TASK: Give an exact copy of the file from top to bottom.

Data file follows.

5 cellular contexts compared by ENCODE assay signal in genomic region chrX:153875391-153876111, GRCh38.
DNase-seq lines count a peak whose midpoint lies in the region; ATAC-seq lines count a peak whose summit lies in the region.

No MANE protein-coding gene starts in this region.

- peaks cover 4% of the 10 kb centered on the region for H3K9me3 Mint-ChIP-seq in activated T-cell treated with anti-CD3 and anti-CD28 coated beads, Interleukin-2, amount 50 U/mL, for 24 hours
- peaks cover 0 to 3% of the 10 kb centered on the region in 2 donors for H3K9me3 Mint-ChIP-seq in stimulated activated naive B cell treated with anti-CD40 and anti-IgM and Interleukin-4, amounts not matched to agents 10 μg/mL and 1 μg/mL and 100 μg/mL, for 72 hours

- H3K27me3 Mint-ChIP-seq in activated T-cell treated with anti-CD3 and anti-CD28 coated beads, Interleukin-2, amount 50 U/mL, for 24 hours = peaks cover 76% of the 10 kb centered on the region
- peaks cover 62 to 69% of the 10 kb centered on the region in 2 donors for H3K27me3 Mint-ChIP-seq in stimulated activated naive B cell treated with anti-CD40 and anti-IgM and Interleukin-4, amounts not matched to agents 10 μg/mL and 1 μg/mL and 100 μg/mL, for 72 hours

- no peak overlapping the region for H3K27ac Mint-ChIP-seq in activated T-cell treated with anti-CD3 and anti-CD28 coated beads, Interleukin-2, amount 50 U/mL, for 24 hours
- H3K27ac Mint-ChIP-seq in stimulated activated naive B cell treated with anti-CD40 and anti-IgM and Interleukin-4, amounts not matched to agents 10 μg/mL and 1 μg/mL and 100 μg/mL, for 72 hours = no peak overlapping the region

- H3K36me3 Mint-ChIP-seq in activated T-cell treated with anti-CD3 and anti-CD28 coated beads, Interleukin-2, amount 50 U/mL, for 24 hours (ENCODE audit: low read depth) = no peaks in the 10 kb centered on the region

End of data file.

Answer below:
5 cellular contexts compared by ENCODE assay signal in genomic region chrX:153875391-153876111, GRCh38.
DNase-seq lines count a peak whose midpoint lies in the region; ATAC-seq lines count a peak whose summit lies in the region.

No MANE protein-coding gene starts in this region.

- peaks cover 4% of the 10 kb centered on the region for H3K9me3 Mint-ChIP-seq in activated T-cell treated with anti-CD3 and anti-CD28 coated beads, Interleukin-2, amount 50 U/mL, for 24 hours
- peaks cover 0 to 3% of the 10 kb centered on the region in 2 donors for H3K9me3 Mint-ChIP-seq in stimulated activated naive B cell treated with anti-CD40 and anti-IgM and Interleukin-4, amounts not matched to agents 10 μg/mL and 1 μg/mL and 100 μg/mL, for 72 hours

- H3K27me3 Mint-ChIP-seq in activated T-cell treated with anti-CD3 and anti-CD28 coated beads, Interleukin-2, amount 50 U/mL, for 24 hours = peaks cover 76% of the 10 kb centered on the region
- peaks cover 62 to 69% of the 10 kb centered on the region in 2 donors for H3K27me3 Mint-ChIP-seq in stimulated activated naive B cell treated with anti-CD40 and anti-IgM and Interleukin-4, amounts not matched to agents 10 μg/mL and 1 μg/mL and 100 μg/mL, for 72 hours

- no peak overlapping the region for H3K27ac Mint-ChIP-seq in activated T-cell treated with anti-CD3 and anti-CD28 coated beads, Interleukin-2, amount 50 U/mL, for 24 hours
- H3K27ac Mint-ChIP-seq in stimulated activated naive B cell treated with anti-CD40 and anti-IgM and Interleukin-4, amounts not matched to agents 10 μg/mL and 1 μg/mL and 100 μg/mL, for 72 hours = no peak overlapping the region

- H3K36me3 Mint-ChIP-seq in activated T-cell treated with anti-CD3 and anti-CD28 coated beads, Interleukin-2, amount 50 U/mL, for 24 hours (ENCODE audit: low read depth) = no peaks in the 10 kb centered on the region